Self-discipline: You’re the Key

Self-discipline is a soft skill that will always prove to be important in any field or profession. Controlling urges and actions is one of the challenges in achieving your long-term goals.

In an age of instant gratification and constant distractions, you might slip, but that’s fine. The important thing is to get back on the horse and to keep going.

For you to be successful in any endeavor, self-discipline should be present. To shed some light on how you can sustain self-discipline within yourself, here are some tips to help you with that.

Set Clear, Feasible Goals

Without goals, you would not have an action plan or a means to keep yourself accountable.

Psychology Today shares some principles that support efficient goal-setting: set specific yet measurable goals, set difficult yet achievable goals, make short-term and long-term goals, have positive goals, have goals for both practices and the final thing, and lastly, identify the strategies to achieve these goals. With these principles in goal-setting, evaluate yourself. Are you ticking the boxes? Which parts do you think you need to work on?

Maintain Sharp-Edge Focus

Your ability to focus on immediate tasks is integral to achieving your goals. With a plethora of tasks, it can surely leave you feeling overwhelmed from time to time. It’s important to break things down into actionable chunks and take things one step at a time.

Prioritizing is a great strategy for focusing. With a clear picture of an immediate goal in mind, an action plan is determined. Knowing what to finish now and what to complete next makes your mind less cluttered.

A friendly reminder: don’t start on more than one thing at the same time. It’s valid to feel stressed out from everything you still have to do. But juggling more than one task is a recipe for disaster. This can only cause burnout and exhaustion on your part. Going down that road will only cause you to realize that multi-tasking doesn’t get as many things done as you initially thought.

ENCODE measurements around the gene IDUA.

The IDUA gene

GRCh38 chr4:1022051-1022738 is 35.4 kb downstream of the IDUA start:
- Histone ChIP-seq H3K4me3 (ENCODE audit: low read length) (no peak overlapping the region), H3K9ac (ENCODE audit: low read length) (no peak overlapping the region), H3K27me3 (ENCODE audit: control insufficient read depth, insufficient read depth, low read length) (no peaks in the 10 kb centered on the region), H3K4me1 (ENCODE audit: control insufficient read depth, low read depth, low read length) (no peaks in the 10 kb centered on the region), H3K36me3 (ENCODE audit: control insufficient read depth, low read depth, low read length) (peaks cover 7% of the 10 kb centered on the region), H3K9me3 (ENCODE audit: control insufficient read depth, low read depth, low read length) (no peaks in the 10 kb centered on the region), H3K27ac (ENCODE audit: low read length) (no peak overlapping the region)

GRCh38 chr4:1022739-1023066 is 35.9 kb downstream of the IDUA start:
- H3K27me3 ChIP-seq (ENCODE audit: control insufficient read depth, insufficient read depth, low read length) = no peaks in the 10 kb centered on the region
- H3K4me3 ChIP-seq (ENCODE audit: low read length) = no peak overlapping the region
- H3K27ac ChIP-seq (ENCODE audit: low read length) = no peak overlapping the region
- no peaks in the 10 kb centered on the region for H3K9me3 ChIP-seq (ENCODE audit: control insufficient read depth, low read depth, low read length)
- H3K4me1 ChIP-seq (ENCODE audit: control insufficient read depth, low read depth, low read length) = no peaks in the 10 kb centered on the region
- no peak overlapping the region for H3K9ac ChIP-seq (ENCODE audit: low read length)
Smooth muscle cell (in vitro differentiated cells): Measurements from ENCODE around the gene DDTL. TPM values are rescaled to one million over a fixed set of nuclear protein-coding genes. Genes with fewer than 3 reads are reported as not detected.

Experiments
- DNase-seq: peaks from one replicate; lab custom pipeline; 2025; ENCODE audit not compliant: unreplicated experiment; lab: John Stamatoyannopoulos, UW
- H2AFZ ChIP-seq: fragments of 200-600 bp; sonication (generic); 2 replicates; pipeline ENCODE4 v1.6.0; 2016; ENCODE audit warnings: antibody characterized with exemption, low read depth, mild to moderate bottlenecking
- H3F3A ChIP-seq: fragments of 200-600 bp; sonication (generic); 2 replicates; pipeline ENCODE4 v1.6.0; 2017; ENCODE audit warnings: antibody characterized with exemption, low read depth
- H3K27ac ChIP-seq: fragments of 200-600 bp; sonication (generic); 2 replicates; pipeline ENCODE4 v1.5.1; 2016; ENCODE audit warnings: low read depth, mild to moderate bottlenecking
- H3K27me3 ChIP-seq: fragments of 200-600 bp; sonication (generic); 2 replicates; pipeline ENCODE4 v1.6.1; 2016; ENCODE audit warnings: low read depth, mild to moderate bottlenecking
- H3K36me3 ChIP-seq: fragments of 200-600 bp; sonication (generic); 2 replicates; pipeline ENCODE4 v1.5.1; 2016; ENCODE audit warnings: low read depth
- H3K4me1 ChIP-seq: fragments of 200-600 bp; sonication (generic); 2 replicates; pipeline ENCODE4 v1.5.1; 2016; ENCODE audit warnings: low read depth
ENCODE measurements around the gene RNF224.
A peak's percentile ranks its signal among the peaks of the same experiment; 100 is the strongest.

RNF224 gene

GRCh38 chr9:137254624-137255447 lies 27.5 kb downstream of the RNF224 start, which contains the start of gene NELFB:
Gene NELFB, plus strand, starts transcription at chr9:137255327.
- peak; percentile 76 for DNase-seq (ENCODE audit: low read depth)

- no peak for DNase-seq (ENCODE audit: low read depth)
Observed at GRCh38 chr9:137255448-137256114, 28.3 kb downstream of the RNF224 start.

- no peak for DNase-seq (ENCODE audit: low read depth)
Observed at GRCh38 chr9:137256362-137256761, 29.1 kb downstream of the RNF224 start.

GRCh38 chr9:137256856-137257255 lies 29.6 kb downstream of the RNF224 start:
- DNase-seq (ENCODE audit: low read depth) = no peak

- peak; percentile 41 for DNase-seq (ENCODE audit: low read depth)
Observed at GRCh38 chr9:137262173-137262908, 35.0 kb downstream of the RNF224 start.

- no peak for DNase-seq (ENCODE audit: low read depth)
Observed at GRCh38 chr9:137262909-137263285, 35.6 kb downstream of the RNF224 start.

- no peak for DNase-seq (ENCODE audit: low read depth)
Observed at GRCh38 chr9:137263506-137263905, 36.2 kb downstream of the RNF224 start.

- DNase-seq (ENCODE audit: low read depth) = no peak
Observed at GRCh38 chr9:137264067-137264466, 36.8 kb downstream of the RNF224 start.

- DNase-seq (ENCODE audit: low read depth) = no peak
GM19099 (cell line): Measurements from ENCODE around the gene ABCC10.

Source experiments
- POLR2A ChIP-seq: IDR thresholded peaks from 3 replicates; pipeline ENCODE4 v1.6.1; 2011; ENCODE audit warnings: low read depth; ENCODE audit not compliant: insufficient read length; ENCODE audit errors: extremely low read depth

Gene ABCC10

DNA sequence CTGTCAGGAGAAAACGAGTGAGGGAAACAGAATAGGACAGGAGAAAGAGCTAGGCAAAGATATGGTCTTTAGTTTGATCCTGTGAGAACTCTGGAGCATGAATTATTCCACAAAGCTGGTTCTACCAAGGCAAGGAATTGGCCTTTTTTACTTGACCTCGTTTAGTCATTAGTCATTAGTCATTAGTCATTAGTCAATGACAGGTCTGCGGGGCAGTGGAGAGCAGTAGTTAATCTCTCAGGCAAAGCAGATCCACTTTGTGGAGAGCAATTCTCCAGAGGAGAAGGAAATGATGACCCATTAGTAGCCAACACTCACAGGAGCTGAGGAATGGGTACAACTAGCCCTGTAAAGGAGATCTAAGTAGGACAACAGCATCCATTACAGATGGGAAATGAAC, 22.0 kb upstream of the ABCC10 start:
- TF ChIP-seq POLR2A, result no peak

Build Good Habits


It takes about 90 days for an action to become a habit. On the other side of that coin, it takes around 18 to 254 days to break a bad habit. If you’re forming habits, you might as well form good ones, especially when getting rid of them is about twice the time it took to form them.

Building good habits means focusing your energy on practices that will help you in the long run. For example, giving yourself a head start on a task instead of waiting until the last minute to do it. For one, this is a helpful habit because it enables you to move on to other tasks quicker, and second, it’s a form of self-care. People always associate self-care with a long warm bath and a good book after a hectic week. But self-care can look like practicing good habits that help you set yourself up for success too.

Give Credit Where It’s Due

This process isn’t just about work, work, and more work. You have to celebrate your victories and milestones too. Keep track of your accomplishments and projects. It’s more than just a stellar track record. Your victories bolster confidence in your work and motivation to keep going. It’s a reminder of what you’re capable of doing and how much more you can achieve. Rest, work, celebrate, and repeat.

The Bottom Line

Other things can help you hone your self-discipline, but they still require you to work just as hard. At the end of the day, it still falls under the umbrella of working on yourself. The sooner you realize that it’s not on the sudden rainfall that prevented you from studying, nor is it your sudden change of mood that caused you to skip today’s soccer practice. The only person who is stopping you from becoming the best version of yourself is you yourself.

Self-discipline is something that will always be valuable in any setting. If you’re a student, professional athlete, a practicing physician, or from any other career, it’s a worthy trait to have. This isn’t something you can turn on and off, though. You should put in the same amount of effort in your summer dance camp as you would if it were the final competition.  If you want to remain consistent and on track with your game plan, you have to keep at it.

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